I attended one of the Google I/O extended events in Kitchener-Waterloo yesterday and got a glimpse of some of the developer tools that will shape the way we see and use the web. As a marketer there were some things that will make it easier for customers to find the business they are looking for, for businesses to target audiences with personal messaging and allow for richer conversations between businesses and their customers.
Location, mobile and video are all going to be huge – and yes, I know that’s not a great revelation, but, as I’ll write about in more detail in the coming days the opportunities to use each of these intelligently to differentiate your business are huge. Google Plus, generally seen as a far inferior platform to Facebook, got a major overhaul with a facelift and major back-end updates will likely encourage users to take another look at it.
Recently I wrote about my concerns over comments posted on the web and how many online publishers are putting themselves at risk by allowing readers to post accusations about others online without evidence to support them. In WWW – The Wild West Web I talk about the defamation laws and how many publishers, let alone those posting the comments – don’t understand them.
Google may yet appeal the verdict, but if the ruling stands it opens up the flood gates for others to bring suits against publishers and search engines who publish information about both individuals and businesses that cannot meet the requisite legal burden of proof.
Despite the not-guilty verdict on the search complaint the case, Mr. Trkulja’s suit will fundamental change in online comment policies as well as online news sites, blogs and chatrooms:
It will bring an end to anonymous posters
Expect tighter regulations that require publishers and search engines to provide user data in defamation suits
It will require online publications to moderate the comments added to their sites much more carefully
Search engines will need to be much more careful about the content they present. Repeating a defamation makes you as liable as the person who originally broadcast it!
Significant changes to the way in which search engines collect and present results will be needed – websites will come under much closer scrutiny from search engine companies to demonstrate they have strict moderation policies
Websites will see changes to the terms and conditions used by search engines and a review of indemnity policies [Ignorance isn’t a defence against defamation, so claiming that you didn’t know the claims were inaccurate won’t help you].
I expect that search engines will make website owners liable for any losses they incur as a result of defamation cases
We will see a huge increase in defamation suits by individuals and businesses against online publishers and search engine companies. In reality, if the defamation is published then the suit will go after the organization with the deepest pockets
I’ll write more about this in the coming days, but it’s worth remembering that in law there are only three defences against a defamation suit:
It is the truth
Prejudice and Malice [there are some jurisdictions, like the UK Houses of Parliament that are not bound by defamation laws]
It is in the public interest that people are made aware of something – even if the statement is untrue.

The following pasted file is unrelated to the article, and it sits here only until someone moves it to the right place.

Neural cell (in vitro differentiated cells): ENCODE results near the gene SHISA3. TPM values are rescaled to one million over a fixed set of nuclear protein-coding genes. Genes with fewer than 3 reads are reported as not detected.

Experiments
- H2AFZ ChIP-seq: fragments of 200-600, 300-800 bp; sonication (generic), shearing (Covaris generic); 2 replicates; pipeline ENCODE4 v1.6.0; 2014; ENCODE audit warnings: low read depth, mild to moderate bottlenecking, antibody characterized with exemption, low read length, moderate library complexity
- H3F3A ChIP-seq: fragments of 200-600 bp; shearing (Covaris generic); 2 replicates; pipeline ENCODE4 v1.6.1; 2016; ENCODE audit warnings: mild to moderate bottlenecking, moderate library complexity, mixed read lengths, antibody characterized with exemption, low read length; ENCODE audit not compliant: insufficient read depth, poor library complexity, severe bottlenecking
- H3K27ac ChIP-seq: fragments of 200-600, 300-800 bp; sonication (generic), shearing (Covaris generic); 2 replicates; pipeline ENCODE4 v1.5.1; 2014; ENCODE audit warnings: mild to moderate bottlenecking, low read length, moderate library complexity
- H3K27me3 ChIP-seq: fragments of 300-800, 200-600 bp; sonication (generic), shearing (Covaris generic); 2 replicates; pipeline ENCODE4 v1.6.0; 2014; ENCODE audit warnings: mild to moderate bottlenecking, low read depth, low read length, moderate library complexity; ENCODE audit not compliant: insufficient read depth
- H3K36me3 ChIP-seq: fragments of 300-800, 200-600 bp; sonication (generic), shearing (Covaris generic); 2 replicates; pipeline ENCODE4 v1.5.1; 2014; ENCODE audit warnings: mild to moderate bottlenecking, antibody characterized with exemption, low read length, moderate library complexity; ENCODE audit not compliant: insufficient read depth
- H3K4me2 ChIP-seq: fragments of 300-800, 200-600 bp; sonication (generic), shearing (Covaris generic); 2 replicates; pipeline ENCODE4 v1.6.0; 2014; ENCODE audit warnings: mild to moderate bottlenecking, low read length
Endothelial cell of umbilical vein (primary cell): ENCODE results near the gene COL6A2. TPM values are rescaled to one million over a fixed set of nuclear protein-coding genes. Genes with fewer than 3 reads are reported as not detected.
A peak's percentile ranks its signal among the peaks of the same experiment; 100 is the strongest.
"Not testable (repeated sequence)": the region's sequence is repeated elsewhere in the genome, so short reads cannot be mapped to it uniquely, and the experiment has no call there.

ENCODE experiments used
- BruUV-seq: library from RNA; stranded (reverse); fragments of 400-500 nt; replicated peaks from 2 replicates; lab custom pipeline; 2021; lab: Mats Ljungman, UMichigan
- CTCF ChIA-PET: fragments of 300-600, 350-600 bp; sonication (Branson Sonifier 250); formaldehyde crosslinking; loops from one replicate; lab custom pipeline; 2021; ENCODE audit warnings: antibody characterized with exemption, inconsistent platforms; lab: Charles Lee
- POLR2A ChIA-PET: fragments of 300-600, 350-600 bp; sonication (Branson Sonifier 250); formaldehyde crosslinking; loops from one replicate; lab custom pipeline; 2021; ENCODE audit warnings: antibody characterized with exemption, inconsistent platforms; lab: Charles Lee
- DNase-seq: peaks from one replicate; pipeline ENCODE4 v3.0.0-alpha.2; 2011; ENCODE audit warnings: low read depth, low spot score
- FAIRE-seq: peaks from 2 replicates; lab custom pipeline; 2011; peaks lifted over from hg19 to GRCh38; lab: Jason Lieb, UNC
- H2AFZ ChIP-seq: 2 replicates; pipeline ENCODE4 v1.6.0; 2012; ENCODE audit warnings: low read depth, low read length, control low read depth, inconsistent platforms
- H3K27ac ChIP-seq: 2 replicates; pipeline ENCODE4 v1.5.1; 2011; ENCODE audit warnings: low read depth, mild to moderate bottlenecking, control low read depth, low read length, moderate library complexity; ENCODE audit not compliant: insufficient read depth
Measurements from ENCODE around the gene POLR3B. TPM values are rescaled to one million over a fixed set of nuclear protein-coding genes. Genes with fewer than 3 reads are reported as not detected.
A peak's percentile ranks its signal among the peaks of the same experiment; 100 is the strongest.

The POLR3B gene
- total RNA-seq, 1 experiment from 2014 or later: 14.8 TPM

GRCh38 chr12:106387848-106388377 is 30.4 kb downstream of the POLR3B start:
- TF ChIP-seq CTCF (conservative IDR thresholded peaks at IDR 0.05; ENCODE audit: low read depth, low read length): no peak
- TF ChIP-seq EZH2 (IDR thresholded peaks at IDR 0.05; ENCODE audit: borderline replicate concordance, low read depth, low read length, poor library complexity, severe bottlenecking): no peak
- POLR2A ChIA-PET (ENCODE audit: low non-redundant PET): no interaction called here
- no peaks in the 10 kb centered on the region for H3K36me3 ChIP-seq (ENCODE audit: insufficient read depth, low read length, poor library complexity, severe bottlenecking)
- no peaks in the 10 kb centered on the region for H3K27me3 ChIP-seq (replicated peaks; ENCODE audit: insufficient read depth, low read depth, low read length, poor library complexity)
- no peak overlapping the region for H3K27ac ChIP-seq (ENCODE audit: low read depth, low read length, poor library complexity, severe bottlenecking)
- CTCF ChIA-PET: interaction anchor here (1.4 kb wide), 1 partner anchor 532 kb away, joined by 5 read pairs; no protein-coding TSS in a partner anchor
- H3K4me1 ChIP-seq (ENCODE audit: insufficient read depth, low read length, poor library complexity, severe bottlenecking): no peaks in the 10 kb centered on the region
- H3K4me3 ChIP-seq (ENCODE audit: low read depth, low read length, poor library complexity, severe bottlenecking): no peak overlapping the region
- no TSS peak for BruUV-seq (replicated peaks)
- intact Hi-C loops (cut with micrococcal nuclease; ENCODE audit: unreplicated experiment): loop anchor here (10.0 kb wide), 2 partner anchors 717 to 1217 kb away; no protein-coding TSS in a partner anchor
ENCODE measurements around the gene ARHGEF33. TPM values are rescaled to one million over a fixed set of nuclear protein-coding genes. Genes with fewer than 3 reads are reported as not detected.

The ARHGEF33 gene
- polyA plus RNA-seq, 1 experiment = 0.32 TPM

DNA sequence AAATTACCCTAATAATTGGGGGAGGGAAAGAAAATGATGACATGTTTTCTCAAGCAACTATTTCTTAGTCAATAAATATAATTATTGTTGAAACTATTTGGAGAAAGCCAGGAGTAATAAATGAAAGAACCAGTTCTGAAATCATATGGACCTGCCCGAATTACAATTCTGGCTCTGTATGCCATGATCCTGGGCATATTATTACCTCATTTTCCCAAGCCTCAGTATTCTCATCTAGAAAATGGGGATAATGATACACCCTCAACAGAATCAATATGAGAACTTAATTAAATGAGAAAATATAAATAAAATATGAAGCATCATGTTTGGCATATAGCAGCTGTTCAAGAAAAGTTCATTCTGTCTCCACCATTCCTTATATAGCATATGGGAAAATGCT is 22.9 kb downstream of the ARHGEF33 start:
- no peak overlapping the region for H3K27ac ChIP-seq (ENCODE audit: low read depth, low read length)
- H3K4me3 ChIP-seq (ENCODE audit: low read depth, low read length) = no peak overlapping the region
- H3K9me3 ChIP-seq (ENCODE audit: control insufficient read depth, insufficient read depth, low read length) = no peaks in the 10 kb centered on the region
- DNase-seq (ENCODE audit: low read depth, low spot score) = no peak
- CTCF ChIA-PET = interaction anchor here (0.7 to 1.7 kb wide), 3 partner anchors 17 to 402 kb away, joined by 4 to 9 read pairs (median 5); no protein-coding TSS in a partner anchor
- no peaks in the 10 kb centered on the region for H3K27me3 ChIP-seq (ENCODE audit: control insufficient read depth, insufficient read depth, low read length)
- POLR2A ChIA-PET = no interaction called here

I, like many others, have been trying to figure out the point of Google + over the last few months. In a world where Facebook, Twitter, LinkedIn and Foursquare have all established their raison d’être, the majority of Google + users are still trying work out what purpose it serves. The answer could, arguably, be the one thing that all social networks have been dreaming of… the holy grail called ‘engagement’.
At this point, I suspect a few of you – actually, most of you – will be frowning! Your Google + streams are far less active than any of your other social networks – it’s a place many people go only when they remember. Most will be visiting to see whether it’s more active than the last time they visited. Right now, the answer is probably not.
But, there’s one application that I’m starting to use more and more… and I think it’ll become the most critical social application for both consumers and business users within the next few years – Google Hangouts. Not tried a Hangout yet? You should – and I suspect it’ll become an integral part of your personal and business lives in the next few years… here’s why:
A statistic I read this morning claims that 51% of traffic on the internet is non-human. What better way to know that the person you’re talking with is real than via video?
The power of the real-time web has been vaunted with the growth of Facebook, Twitter and Foursquare… it won’t get more real-time than Google Hangouts!
You don’t need to be mutual friends, or followers, or use a specific OS or device to hang out. If you seen an interesting hangout you can join it. They can also be promoted via links on other social networks to find people that are outside of your circles. Want true engagement… give me real-time face-to-face chat.
Want to know who’s credible and who’s not on any given topic? With video you’ll get to see and hear the person in order to explore the depth of their knowledge – rather than relying on third-party pseudo-scientific metrics.
Need to take a quick poll of interested and knowledgeable third-parties on a given subject? Google Hangouts gives you the facility to do it quickly and easily and gather qualitative, as well as quantitative, data.
How about a webcast or conference, or just chat with friends – on demand? Why not hang out?!
So, while some have questioned the longevity of Google + – I, myself, have wondered whether it may go the way of Wave [you’d forgotten about that, hadn’t you?!] – it may well have the killer social app. and is just waiting for users to catch up!